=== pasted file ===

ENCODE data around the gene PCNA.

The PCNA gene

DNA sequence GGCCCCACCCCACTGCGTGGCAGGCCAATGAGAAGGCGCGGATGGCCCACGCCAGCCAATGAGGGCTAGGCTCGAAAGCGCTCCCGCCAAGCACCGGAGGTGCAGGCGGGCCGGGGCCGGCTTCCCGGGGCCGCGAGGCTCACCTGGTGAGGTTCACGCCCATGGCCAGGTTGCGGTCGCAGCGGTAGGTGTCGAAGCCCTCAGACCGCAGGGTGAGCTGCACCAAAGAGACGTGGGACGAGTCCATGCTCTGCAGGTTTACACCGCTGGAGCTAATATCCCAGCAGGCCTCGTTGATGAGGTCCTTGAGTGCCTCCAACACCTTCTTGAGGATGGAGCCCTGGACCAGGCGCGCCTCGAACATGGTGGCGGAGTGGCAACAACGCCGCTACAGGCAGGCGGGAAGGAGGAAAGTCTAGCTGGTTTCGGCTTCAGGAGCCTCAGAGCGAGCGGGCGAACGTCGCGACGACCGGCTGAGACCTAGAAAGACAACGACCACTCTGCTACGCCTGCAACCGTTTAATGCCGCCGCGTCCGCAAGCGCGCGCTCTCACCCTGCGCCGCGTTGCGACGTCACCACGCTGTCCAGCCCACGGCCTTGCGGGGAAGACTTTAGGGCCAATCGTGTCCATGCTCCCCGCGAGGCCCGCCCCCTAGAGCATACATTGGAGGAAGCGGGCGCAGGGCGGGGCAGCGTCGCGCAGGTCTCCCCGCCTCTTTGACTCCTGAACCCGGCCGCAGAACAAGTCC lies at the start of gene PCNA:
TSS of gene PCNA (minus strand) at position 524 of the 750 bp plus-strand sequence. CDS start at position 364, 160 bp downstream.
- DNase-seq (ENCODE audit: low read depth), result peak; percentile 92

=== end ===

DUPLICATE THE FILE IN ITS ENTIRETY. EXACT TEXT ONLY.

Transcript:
ENCODE data around the gene PCNA.

The PCNA gene

DNA sequence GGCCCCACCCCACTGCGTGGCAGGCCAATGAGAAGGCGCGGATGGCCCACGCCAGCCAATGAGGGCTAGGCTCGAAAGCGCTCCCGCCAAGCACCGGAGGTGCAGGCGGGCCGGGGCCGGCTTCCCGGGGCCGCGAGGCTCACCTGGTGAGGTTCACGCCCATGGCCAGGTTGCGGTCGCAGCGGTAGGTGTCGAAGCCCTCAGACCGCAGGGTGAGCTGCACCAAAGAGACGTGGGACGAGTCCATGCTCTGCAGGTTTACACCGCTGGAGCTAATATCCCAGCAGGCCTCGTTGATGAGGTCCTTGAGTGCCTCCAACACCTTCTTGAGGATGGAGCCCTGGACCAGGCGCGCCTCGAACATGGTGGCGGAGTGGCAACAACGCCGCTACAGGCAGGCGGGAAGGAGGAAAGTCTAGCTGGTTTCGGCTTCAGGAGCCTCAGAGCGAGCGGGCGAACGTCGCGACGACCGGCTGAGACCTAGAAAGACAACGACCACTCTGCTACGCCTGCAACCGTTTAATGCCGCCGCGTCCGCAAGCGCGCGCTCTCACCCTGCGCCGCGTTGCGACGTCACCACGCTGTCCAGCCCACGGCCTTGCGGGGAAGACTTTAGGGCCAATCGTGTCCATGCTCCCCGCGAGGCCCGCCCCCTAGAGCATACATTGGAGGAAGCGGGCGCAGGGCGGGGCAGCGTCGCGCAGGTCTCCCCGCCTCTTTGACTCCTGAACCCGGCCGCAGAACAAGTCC lies at the start of gene PCNA:
TSS of gene PCNA (minus strand) at position 524 of the 750 bp plus-strand sequence. CDS start at position 364, 160 bp downstream.
- DNase-seq (ENCODE audit: low read depth), result peak; percentile 92